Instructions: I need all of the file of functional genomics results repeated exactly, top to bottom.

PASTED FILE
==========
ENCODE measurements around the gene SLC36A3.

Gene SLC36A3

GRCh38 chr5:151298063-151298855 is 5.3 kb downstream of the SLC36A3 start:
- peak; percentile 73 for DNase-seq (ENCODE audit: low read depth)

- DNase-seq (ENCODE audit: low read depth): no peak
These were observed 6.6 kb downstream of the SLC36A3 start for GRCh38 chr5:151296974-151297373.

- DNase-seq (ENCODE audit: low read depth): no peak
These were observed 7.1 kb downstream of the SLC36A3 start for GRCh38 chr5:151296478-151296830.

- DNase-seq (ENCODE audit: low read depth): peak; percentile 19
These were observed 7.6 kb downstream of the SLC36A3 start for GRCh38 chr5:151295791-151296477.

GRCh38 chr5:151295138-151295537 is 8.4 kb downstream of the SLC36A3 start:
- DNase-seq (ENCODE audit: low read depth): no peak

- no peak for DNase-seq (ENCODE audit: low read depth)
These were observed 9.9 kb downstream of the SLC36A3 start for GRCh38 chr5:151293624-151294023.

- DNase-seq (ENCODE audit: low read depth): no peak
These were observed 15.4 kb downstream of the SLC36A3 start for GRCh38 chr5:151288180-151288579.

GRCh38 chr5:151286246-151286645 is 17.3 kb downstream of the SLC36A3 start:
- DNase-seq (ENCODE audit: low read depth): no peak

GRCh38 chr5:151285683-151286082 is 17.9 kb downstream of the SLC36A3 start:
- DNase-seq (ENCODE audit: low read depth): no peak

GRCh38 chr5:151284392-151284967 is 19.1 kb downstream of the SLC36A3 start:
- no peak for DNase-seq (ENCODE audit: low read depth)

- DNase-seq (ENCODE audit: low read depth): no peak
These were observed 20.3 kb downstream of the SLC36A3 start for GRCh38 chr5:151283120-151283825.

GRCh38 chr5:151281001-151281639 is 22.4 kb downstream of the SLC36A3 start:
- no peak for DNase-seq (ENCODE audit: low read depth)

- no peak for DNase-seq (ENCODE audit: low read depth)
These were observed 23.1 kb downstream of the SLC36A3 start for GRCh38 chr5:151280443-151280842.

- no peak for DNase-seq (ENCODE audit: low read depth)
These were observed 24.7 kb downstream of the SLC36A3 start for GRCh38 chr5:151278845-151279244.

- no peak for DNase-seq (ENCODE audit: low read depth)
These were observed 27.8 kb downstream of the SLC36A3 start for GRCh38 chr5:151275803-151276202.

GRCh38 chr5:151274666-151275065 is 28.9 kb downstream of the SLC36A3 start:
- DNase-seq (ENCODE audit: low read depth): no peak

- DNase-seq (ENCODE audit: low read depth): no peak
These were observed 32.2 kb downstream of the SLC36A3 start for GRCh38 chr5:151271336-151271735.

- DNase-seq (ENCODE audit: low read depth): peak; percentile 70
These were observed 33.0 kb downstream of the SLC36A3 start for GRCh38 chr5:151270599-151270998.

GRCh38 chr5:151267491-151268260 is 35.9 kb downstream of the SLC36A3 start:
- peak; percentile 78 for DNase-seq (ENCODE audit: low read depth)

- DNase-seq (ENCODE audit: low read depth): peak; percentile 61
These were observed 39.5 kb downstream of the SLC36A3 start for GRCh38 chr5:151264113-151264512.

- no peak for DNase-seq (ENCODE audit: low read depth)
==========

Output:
ENCODE measurements around the gene SLC36A3.

Gene SLC36A3

GRCh38 chr5:151298063-151298855 is 5.3 kb downstream of the SLC36A3 start:
- peak; percentile 73 for DNase-seq (ENCODE audit: low read depth)

- DNase-seq (ENCODE audit: low read depth): no peak
These were observed 6.6 kb downstream of the SLC36A3 start for GRCh38 chr5:151296974-151297373.

- DNase-seq (ENCODE audit: low read depth): no peak
These were observed 7.1 kb downstream of the SLC36A3 start for GRCh38 chr5:151296478-151296830.

- DNase-seq (ENCODE audit: low read depth): peak; percentile 19
These were observed 7.6 kb downstream of the SLC36A3 start for GRCh38 chr5:151295791-151296477.

GRCh38 chr5:151295138-151295537 is 8.4 kb downstream of the SLC36A3 start:
- DNase-seq (ENCODE audit: low read depth): no peak

- no peak for DNase-seq (ENCODE audit: low read depth)
These were observed 9.9 kb downstream of the SLC36A3 start for GRCh38 chr5:151293624-151294023.

- DNase-seq (ENCODE audit: low read depth): no peak
These were observed 15.4 kb downstream of the SLC36A3 start for GRCh38 chr5:151288180-151288579.

GRCh38 chr5:151286246-151286645 is 17.3 kb downstream of the SLC36A3 start:
- DNase-seq (ENCODE audit: low read depth): no peak

GRCh38 chr5:151285683-151286082 is 17.9 kb downstream of the SLC36A3 start:
- DNase-seq (ENCODE audit: low read depth): no peak

GRCh38 chr5:151284392-151284967 is 19.1 kb downstream of the SLC36A3 start:
- no peak for DNase-seq (ENCODE audit: low read depth)

- DNase-seq (ENCODE audit: low read depth): no peak
These were observed 20.3 kb downstream of the SLC36A3 start for GRCh38 chr5:151283120-151283825.

GRCh38 chr5:151281001-151281639 is 22.4 kb downstream of the SLC36A3 start:
- no peak for DNase-seq (ENCODE audit: low read depth)

- no peak for DNase-seq (ENCODE audit: low read depth)
These were observed 23.1 kb downstream of the SLC36A3 start for GRCh38 chr5:151280443-151280842.

- no peak for DNase-seq (ENCODE audit: low read depth)
These were observed 24.7 kb downstream of the SLC36A3 start for GRCh38 chr5:151278845-151279244.

- no peak for DNase-seq (ENCODE audit: low read depth)
These were observed 27.8 kb downstream of the SLC36A3 start for GRCh38 chr5:151275803-151276202.

GRCh38 chr5:151274666-151275065 is 28.9 kb downstream of the SLC36A3 start:
- DNase-seq (ENCODE audit: low read depth): no peak

- DNase-seq (ENCODE audit: low read depth): no peak
These were observed 32.2 kb downstream of the SLC36A3 start for GRCh38 chr5:151271336-151271735.

- DNase-seq (ENCODE audit: low read depth): peak; percentile 70
These were observed 33.0 kb downstream of the SLC36A3 start for GRCh38 chr5:151270599-151270998.

GRCh38 chr5:151267491-151268260 is 35.9 kb downstream of the SLC36A3 start:
- peak; percentile 78 for DNase-seq (ENCODE audit: low read depth)

- DNase-seq (ENCODE audit: low read depth): peak; percentile 61
These were observed 39.5 kb downstream of the SLC36A3 start for GRCh38 chr5:151264113-151264512.

- no peak for DNase-seq (ENCODE audit: low read depth)